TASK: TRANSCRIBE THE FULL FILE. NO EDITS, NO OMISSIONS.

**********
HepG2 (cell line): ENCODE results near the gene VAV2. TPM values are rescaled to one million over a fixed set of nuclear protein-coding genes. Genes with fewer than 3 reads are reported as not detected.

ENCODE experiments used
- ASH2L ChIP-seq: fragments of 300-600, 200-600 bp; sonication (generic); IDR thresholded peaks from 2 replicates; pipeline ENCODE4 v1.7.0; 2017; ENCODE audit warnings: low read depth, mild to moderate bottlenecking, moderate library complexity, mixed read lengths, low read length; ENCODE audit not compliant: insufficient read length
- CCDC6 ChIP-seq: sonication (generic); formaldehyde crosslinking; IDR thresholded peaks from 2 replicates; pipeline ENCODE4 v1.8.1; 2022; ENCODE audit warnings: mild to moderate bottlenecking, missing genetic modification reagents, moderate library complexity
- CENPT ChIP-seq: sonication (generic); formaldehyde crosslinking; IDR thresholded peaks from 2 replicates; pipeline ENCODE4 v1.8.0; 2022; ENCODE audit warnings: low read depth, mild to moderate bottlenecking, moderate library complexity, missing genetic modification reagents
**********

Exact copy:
HepG2 (cell line): ENCODE results near the gene VAV2. TPM values are rescaled to one million over a fixed set of nuclear protein-coding genes. Genes with fewer than 3 reads are reported as not detected.

ENCODE experiments used
- ASH2L ChIP-seq: fragments of 300-600, 200-600 bp; sonication (generic); IDR thresholded peaks from 2 replicates; pipeline ENCODE4 v1.7.0; 2017; ENCODE audit warnings: low read depth, mild to moderate bottlenecking, moderate library complexity, mixed read lengths, low read length; ENCODE audit not compliant: insufficient read length
- CCDC6 ChIP-seq: sonication (generic); formaldehyde crosslinking; IDR thresholded peaks from 2 replicates; pipeline ENCODE4 v1.8.1; 2022; ENCODE audit warnings: mild to moderate bottlenecking, missing genetic modification reagents, moderate library complexity
- CENPT ChIP-seq: sonication (generic); formaldehyde crosslinking; IDR thresholded peaks from 2 replicates; pipeline ENCODE4 v1.8.0; 2022; ENCODE audit warnings: low read depth, mild to moderate bottlenecking, moderate library complexity, missing genetic modification reagents